• pV diagram monitoring pV diagram analyses requires the installation of one pressure sensor for each compression chamber to monitor the condition of suction and discharge valves. The sensors can be installed on indicator taps prepared by the machine manufacturer and may not be mixed up with the suction and discharge cylinder pressure sensor installed in the pulsation dampers or piping. Such taps are required for API 618 machines and typically indicator valves are installed between the sensor and the cylinder to allow easy replacement of sensors without machine shutdown. If indicator taps are not available, e.g. old machines, suction or discharge valves can be modified with a special centre bolt.

pV diagram analyses are based on dynamic pressure measurement and require sensors that allow sampling rates in the kHz range to allow detect small leakages and high frequency pressure pulsations caused by valve dynamics or stepless unloaders. The pV diagram can be visualized with suitable software. Intelligent diagnostic systems automatically monitor the pV diagrams. In addition to the suction/discharge valves, the pV diagram analysis indicates leakage of various other sealing elements such as piston sealing rings, piston rod packing etc.

Furthermore, the dynamic cylinder pressures in conjunction with other parameters, e.g. speed of the compressor, connecting rod ratio and weight of the piston, allows the calculation and monitoring of the dynamic piston rod load and its reversal periods. Piston rod load is amongst the most critical when monitoring the condition and integrity of a compressor and help to identify critical overload conditions.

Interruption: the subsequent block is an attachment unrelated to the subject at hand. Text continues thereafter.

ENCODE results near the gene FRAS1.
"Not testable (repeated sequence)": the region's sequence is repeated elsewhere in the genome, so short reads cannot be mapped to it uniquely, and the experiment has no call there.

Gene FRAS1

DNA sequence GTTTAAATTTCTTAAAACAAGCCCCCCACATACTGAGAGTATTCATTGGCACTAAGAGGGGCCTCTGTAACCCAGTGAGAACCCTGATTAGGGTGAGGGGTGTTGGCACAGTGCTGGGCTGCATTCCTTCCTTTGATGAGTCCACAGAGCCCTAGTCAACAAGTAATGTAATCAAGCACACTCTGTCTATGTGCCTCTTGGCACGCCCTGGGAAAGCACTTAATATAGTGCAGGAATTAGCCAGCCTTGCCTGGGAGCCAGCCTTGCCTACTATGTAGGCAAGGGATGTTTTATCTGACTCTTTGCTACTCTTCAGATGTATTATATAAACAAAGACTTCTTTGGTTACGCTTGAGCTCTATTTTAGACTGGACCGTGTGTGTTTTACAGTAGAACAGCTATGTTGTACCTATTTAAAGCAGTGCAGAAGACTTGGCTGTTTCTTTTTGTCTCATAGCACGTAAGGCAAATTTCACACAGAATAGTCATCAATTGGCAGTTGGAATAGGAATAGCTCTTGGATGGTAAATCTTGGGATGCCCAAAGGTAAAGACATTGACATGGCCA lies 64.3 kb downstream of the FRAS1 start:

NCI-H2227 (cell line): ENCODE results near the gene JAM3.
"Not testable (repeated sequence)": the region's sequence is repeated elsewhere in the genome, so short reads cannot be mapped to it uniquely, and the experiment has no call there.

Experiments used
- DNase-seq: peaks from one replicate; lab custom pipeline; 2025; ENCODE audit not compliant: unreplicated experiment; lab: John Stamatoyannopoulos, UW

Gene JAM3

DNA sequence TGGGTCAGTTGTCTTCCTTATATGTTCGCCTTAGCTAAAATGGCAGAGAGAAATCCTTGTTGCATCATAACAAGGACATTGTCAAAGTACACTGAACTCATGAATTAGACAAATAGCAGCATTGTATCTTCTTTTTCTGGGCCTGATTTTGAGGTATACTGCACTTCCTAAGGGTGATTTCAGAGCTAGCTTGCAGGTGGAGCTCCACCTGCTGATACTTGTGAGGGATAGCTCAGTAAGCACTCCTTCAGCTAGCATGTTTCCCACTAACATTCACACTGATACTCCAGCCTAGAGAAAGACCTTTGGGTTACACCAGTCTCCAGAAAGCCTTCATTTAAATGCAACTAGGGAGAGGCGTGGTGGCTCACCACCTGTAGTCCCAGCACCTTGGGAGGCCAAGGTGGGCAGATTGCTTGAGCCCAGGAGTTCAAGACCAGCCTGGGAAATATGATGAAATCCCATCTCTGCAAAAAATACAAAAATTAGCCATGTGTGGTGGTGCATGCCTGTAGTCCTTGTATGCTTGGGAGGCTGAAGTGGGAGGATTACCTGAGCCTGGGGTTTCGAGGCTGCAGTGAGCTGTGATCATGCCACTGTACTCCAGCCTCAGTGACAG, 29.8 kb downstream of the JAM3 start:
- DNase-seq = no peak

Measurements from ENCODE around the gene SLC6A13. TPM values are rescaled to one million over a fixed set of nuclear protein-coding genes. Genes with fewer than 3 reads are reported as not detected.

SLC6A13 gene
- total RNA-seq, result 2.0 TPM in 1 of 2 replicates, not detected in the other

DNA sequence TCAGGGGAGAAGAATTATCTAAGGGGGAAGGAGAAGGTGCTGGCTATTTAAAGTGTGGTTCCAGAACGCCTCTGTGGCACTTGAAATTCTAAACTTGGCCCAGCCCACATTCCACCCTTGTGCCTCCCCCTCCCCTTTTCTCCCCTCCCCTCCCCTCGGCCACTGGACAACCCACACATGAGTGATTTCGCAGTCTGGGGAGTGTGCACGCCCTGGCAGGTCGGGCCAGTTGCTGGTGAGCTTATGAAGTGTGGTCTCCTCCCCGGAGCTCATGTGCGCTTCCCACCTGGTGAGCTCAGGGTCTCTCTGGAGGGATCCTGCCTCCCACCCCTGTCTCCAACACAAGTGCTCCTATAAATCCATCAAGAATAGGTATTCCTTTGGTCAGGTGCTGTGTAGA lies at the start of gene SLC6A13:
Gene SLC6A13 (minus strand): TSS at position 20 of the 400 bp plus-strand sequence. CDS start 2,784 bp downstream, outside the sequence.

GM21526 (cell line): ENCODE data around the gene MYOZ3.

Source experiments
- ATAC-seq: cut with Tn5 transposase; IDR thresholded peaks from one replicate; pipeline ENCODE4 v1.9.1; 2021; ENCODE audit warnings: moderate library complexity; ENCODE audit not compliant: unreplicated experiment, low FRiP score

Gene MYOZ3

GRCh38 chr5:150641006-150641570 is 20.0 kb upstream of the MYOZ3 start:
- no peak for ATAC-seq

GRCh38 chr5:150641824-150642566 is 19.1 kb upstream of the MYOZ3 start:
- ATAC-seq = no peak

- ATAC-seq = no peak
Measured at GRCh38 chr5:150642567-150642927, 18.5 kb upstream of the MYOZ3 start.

• Cylinder acceleration monitoring The third method of interest involves acceleration sensors typically mounted on the cylinder. For permanent installation, cylinder vibration sensors can either be installed by screwing them to a drilled thread hole in the cylinder or using a drilled mounting pad that is glued to the surface of the cylinder.

Combining this piezoelectric sensor with suitable software enables users to identify failures of suction and discharge valves based on segmented vibration monitoring, making use of individual threshold monitoring for each segment. The segmented monitoring requires only one vibration sensor per cylinder to monitor four groups of valves (suction and discharge valves on head end and crank end side) on a double-acting cylinder.

Strengths and weaknesses

What are the criteria to be evaluated when deciding about the best suitable method for valve monitoring? Starting point, typically, is a cost - benefit analysis. Examining solely the investment for sensors and the monitoring system is insufficient. Additional effects have to be taken into account such as MTTR optimization, increase in machine uptime or the system’s ability to detect critical failures other than valve problems.